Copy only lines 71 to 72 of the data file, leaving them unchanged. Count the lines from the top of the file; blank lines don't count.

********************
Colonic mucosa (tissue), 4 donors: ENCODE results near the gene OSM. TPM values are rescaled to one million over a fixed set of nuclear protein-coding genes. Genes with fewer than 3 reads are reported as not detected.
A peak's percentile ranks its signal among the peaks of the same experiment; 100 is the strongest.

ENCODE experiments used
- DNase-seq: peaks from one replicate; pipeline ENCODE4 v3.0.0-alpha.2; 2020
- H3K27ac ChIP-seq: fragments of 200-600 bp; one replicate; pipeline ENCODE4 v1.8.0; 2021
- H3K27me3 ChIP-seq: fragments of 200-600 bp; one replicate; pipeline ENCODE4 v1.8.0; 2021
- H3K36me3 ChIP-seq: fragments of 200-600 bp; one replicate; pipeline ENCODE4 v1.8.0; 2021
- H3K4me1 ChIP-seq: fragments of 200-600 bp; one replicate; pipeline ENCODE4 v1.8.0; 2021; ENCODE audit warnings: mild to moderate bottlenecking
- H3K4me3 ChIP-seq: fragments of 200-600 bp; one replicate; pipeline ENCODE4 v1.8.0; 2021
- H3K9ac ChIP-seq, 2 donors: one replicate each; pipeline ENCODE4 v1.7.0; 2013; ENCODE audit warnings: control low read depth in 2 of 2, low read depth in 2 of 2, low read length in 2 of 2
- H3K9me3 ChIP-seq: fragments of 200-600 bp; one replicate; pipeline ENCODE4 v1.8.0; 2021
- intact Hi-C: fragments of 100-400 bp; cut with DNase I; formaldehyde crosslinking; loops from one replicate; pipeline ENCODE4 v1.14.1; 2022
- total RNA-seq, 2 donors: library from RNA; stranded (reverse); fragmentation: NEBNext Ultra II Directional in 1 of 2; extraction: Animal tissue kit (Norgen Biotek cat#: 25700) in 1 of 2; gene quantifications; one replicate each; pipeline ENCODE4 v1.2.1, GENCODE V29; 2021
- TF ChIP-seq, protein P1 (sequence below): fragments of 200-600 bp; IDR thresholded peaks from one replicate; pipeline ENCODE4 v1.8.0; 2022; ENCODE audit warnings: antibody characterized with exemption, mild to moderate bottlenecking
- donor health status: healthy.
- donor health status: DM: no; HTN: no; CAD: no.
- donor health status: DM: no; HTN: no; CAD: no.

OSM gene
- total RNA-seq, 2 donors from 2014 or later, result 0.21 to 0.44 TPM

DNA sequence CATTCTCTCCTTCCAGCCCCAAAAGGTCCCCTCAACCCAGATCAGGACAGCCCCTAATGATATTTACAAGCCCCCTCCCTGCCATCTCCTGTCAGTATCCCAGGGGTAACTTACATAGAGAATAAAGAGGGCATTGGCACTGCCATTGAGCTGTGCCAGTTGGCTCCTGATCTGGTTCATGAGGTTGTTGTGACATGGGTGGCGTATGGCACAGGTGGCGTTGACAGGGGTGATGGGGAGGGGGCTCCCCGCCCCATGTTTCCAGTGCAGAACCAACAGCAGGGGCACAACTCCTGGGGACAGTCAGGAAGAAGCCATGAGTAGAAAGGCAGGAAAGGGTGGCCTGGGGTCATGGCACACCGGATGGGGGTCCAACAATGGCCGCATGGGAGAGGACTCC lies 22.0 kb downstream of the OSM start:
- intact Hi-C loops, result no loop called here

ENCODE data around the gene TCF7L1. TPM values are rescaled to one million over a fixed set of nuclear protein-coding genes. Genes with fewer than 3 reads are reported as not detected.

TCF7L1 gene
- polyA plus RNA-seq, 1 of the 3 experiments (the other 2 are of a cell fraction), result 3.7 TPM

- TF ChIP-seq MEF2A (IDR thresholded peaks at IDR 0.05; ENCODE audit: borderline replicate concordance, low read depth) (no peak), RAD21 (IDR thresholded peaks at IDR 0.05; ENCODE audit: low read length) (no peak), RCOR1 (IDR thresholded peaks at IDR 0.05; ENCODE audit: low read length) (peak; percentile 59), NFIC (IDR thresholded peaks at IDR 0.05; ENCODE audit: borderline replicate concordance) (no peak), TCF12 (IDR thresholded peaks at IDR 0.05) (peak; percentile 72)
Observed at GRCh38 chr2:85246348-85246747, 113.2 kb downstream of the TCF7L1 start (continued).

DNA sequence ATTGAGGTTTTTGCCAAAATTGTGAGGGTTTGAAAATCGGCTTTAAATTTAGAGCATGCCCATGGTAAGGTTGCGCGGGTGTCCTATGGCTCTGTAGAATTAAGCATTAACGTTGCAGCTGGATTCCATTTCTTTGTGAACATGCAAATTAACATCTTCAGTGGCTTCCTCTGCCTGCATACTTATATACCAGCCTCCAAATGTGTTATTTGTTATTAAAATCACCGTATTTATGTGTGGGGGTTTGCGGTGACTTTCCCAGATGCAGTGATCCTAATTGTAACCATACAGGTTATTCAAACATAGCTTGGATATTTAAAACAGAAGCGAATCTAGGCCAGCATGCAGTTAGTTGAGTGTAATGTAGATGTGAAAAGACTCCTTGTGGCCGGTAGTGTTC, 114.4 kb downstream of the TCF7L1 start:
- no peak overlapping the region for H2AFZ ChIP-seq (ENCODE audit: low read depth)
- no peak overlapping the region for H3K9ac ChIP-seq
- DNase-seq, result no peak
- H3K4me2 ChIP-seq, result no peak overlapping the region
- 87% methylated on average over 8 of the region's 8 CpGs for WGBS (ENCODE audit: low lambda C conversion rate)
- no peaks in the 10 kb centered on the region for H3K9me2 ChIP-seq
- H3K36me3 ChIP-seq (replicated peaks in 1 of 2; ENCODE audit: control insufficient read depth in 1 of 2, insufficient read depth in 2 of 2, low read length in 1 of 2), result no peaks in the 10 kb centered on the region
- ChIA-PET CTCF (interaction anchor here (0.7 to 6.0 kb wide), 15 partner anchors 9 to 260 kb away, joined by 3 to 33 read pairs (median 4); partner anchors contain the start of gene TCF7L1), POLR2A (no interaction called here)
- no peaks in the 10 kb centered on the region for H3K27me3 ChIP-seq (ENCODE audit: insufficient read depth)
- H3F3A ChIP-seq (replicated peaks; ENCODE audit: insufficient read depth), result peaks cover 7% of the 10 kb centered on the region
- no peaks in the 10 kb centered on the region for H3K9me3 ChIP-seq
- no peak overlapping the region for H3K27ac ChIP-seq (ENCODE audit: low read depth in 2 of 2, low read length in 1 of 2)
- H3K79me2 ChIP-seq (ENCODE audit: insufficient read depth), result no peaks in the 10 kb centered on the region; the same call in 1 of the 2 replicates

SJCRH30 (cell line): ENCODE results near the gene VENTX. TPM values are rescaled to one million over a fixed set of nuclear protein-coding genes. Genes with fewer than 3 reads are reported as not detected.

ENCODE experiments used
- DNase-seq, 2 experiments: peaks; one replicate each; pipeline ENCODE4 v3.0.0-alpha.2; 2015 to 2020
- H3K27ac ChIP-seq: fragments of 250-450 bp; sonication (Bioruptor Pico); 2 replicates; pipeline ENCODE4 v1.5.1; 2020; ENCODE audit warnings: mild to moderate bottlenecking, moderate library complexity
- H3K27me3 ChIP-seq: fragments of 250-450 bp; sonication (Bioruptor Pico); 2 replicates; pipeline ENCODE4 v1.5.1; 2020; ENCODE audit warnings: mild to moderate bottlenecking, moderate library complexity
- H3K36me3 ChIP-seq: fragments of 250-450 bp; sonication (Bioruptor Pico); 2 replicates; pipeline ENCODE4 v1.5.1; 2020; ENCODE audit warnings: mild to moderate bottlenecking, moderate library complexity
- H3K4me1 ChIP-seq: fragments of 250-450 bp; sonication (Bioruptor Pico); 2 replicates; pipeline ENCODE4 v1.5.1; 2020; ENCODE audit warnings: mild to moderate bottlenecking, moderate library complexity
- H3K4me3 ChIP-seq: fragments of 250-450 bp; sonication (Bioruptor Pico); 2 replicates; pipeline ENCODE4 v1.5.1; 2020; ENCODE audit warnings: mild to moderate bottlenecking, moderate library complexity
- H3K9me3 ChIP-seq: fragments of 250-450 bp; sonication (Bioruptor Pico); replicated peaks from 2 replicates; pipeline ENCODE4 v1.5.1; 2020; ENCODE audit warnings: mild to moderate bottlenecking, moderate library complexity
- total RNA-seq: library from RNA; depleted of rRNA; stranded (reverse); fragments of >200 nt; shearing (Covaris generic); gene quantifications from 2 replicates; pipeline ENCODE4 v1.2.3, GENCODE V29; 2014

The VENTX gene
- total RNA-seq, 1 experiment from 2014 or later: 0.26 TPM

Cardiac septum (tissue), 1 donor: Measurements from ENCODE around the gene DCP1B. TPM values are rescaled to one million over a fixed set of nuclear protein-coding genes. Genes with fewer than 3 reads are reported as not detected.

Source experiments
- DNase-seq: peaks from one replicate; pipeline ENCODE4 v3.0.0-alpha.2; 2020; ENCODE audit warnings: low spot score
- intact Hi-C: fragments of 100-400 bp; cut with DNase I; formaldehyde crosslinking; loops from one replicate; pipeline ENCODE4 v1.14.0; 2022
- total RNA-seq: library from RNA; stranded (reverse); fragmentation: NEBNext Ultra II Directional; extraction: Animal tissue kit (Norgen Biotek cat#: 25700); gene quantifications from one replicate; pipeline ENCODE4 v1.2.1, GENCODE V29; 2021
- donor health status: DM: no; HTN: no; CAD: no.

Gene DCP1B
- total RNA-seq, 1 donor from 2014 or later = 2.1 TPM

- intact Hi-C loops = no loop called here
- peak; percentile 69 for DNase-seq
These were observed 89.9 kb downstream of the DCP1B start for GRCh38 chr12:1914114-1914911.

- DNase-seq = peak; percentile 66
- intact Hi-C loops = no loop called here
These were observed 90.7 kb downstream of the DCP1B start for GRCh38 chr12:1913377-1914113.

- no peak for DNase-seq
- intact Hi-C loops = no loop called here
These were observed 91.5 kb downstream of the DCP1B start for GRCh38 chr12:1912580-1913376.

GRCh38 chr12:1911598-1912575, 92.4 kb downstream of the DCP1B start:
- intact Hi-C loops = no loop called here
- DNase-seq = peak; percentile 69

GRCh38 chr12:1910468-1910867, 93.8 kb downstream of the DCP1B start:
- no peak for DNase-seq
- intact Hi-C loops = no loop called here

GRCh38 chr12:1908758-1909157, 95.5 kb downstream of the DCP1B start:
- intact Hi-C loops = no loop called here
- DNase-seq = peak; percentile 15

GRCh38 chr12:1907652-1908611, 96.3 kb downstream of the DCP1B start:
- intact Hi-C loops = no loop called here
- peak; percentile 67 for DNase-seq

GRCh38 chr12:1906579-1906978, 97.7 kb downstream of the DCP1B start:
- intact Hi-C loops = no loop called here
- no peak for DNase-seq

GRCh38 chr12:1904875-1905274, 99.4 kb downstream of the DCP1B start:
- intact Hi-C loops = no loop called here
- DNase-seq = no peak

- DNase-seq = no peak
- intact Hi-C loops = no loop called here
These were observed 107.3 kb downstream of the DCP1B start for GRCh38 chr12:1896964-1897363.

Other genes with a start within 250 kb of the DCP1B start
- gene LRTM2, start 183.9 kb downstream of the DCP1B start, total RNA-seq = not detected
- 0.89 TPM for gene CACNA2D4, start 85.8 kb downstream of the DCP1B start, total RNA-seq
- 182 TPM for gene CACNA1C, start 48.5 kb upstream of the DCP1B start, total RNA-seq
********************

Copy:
- intact Hi-C loops = no loop called here
- DNase-seq = peak; percentile 69